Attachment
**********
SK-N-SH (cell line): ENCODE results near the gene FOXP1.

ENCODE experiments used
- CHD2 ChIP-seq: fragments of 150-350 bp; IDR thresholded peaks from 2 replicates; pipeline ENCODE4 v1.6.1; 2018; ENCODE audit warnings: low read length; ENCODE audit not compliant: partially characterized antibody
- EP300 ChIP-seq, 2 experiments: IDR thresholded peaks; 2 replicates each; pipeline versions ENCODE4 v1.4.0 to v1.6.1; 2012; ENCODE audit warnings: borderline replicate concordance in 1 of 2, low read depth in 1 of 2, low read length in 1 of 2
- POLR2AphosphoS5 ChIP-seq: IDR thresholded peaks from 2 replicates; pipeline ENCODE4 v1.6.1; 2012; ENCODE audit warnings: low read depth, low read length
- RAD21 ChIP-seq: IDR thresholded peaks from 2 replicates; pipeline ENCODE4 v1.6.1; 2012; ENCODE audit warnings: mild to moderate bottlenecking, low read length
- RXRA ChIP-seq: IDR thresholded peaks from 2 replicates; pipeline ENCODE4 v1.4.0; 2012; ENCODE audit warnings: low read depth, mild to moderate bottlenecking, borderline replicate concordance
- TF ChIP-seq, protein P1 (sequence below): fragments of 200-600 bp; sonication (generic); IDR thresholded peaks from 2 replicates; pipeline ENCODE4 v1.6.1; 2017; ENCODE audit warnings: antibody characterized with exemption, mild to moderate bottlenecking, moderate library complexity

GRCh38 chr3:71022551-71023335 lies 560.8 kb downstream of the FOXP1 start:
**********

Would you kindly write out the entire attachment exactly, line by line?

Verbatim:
SK-N-SH (cell line): ENCODE results near the gene FOXP1.

ENCODE experiments used
- CHD2 ChIP-seq: fragments of 150-350 bp; IDR thresholded peaks from 2 replicates; pipeline ENCODE4 v1.6.1; 2018; ENCODE audit warnings: low read length; ENCODE audit not compliant: partially characterized antibody
- EP300 ChIP-seq, 2 experiments: IDR thresholded peaks; 2 replicates each; pipeline versions ENCODE4 v1.4.0 to v1.6.1; 2012; ENCODE audit warnings: borderline replicate concordance in 1 of 2, low read depth in 1 of 2, low read length in 1 of 2
- POLR2AphosphoS5 ChIP-seq: IDR thresholded peaks from 2 replicates; pipeline ENCODE4 v1.6.1; 2012; ENCODE audit warnings: low read depth, low read length
- RAD21 ChIP-seq: IDR thresholded peaks from 2 replicates; pipeline ENCODE4 v1.6.1; 2012; ENCODE audit warnings: mild to moderate bottlenecking, low read length
- RXRA ChIP-seq: IDR thresholded peaks from 2 replicates; pipeline ENCODE4 v1.4.0; 2012; ENCODE audit warnings: low read depth, mild to moderate bottlenecking, borderline replicate concordance
- TF ChIP-seq, protein P1 (sequence below): fragments of 200-600 bp; sonication (generic); IDR thresholded peaks from 2 replicates; pipeline ENCODE4 v1.6.1; 2017; ENCODE audit warnings: antibody characterized with exemption, mild to moderate bottlenecking, moderate library complexity

GRCh38 chr3:71022551-71023335 lies 560.8 kb downstream of the FOXP1 start: